The castle of Nikiforos Fokas


Prophitis Elias is a small town south of Heraklion built at the foot of the Rokka hill.

Here you can see everything: the morning dew covering the rocks of the castle, the hot midday sun turning the vines and olives into a golden color, the sunset gilding and coloring the mountain peaks as it slowly descends, while the farmers gather their cattle.

A small world living in the shadow of the Byzantine Castle.

The castle of Temenos or Nikiforos Fokas, as it is called, is the most important Byzantine monument in Crete. It is located 16 km south of Heraklion.

It stands on the hill overlooking the island, desolate and imposing, scarred by time. The fortress was first called the fortress of Rokka.

When the castle town was founded by Fokas, it was named Temenos.

The Turks called it Kanli Kastelli, which means “bloody castle” because of the many Turks who were killed there during the Venetian-Turkish war.

In more recent years, the name Fortress of Nikiforos Fokas prevailed.

Its history

In the 820s, Heraklion was occupied by the Arabs of Andalusia. Starting from Chandax, the Saracen-Arabs organized an extensive chain of attacks on the Aegean islands, which were plunged into destruction and desolation.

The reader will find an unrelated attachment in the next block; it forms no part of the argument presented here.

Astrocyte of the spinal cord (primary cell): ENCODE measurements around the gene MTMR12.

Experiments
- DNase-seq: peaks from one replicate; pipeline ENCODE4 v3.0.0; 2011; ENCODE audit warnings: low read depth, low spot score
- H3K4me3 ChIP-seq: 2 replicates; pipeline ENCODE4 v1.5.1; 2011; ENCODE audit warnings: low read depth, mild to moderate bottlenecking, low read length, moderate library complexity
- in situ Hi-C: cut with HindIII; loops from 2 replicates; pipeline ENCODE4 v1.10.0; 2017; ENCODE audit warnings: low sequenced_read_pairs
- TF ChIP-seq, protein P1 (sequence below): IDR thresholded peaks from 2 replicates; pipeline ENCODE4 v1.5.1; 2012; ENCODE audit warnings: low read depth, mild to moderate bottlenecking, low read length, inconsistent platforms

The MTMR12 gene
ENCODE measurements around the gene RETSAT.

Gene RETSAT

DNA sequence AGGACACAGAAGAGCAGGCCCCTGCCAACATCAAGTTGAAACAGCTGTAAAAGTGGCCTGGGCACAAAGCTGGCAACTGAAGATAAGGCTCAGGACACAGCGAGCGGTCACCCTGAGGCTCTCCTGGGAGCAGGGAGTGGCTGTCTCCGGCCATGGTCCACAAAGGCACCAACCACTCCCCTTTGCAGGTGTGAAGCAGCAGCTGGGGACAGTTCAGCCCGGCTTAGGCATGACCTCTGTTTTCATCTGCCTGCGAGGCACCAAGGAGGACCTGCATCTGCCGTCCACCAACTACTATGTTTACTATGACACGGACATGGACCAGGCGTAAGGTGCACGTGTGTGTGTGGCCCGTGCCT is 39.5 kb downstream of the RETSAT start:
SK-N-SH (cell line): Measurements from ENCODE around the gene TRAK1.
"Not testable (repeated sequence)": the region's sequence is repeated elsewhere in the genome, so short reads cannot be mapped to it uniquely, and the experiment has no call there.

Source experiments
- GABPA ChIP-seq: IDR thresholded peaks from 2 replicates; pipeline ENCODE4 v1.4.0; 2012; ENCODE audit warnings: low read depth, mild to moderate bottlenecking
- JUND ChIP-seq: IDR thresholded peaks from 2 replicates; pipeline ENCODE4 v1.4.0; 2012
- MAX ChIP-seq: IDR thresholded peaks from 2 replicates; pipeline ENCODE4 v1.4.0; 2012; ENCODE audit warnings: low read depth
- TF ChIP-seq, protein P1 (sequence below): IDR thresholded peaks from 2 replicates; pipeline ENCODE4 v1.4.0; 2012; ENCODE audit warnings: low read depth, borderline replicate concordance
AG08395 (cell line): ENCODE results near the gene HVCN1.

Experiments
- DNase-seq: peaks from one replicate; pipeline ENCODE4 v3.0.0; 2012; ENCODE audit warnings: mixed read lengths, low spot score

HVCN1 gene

The conquerors significantly improved the fortification of Heraklion and reinforced it with a trench. Thus, Heraklion at this time was called Rabdh Al Khandaq, meaning “Trench Castle”.

In 961 the Byzantine troops led by Nikiforos Fokas managed to recover the island and the city after 135 years of Arab occupation. The city suffered extensive damage.

This was followed by an unsuccessful attempt by Nikiforos Fokas to relocate the capital south of Chandax, on this steep hill which he reinforced with a fortress known as “Temenos”.

The relocation did not happen after all, as the port was more important for the Cretans. The city of Chandax quickly recovered from the disaster, was rebuilt, and once again became the administrative and religious center of the island.

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